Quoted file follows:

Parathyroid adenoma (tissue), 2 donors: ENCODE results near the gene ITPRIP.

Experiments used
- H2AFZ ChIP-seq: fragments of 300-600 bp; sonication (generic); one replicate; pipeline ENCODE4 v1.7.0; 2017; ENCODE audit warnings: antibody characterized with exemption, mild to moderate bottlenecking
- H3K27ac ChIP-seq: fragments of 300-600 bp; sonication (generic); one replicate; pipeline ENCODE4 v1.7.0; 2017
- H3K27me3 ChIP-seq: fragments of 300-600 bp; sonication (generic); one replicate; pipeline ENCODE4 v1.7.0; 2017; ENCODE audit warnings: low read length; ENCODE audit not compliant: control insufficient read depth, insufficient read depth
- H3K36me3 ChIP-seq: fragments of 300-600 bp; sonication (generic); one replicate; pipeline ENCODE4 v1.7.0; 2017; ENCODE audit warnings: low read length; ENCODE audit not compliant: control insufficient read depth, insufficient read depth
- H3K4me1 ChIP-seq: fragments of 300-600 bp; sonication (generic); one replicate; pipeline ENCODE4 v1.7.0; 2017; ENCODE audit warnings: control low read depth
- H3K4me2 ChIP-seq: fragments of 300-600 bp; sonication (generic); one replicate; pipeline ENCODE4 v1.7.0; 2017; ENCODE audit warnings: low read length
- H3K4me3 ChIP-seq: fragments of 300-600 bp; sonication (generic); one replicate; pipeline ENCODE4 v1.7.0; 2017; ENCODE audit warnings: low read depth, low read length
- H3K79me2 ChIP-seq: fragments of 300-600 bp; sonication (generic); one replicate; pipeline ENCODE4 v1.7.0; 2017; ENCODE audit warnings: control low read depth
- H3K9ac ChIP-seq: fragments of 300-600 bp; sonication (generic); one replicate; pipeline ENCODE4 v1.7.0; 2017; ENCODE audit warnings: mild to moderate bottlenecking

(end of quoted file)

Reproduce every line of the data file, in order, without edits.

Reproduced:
Parathyroid adenoma (tissue), 2 donors: ENCODE results near the gene ITPRIP.

Experiments used
- H2AFZ ChIP-seq: fragments of 300-600 bp; sonication (generic); one replicate; pipeline ENCODE4 v1.7.0; 2017; ENCODE audit warnings: antibody characterized with exemption, mild to moderate bottlenecking
- H3K27ac ChIP-seq: fragments of 300-600 bp; sonication (generic); one replicate; pipeline ENCODE4 v1.7.0; 2017
- H3K27me3 ChIP-seq: fragments of 300-600 bp; sonication (generic); one replicate; pipeline ENCODE4 v1.7.0; 2017; ENCODE audit warnings: low read length; ENCODE audit not compliant: control insufficient read depth, insufficient read depth
- H3K36me3 ChIP-seq: fragments of 300-600 bp; sonication (generic); one replicate; pipeline ENCODE4 v1.7.0; 2017; ENCODE audit warnings: low read length; ENCODE audit not compliant: control insufficient read depth, insufficient read depth
- H3K4me1 ChIP-seq: fragments of 300-600 bp; sonication (generic); one replicate; pipeline ENCODE4 v1.7.0; 2017; ENCODE audit warnings: control low read depth
- H3K4me2 ChIP-seq: fragments of 300-600 bp; sonication (generic); one replicate; pipeline ENCODE4 v1.7.0; 2017; ENCODE audit warnings: low read length
- H3K4me3 ChIP-seq: fragments of 300-600 bp; sonication (generic); one replicate; pipeline ENCODE4 v1.7.0; 2017; ENCODE audit warnings: low read depth, low read length
- H3K79me2 ChIP-seq: fragments of 300-600 bp; sonication (generic); one replicate; pipeline ENCODE4 v1.7.0; 2017; ENCODE audit warnings: control low read depth
- H3K9ac ChIP-seq: fragments of 300-600 bp; sonication (generic); one replicate; pipeline ENCODE4 v1.7.0; 2017; ENCODE audit warnings: mild to moderate bottlenecking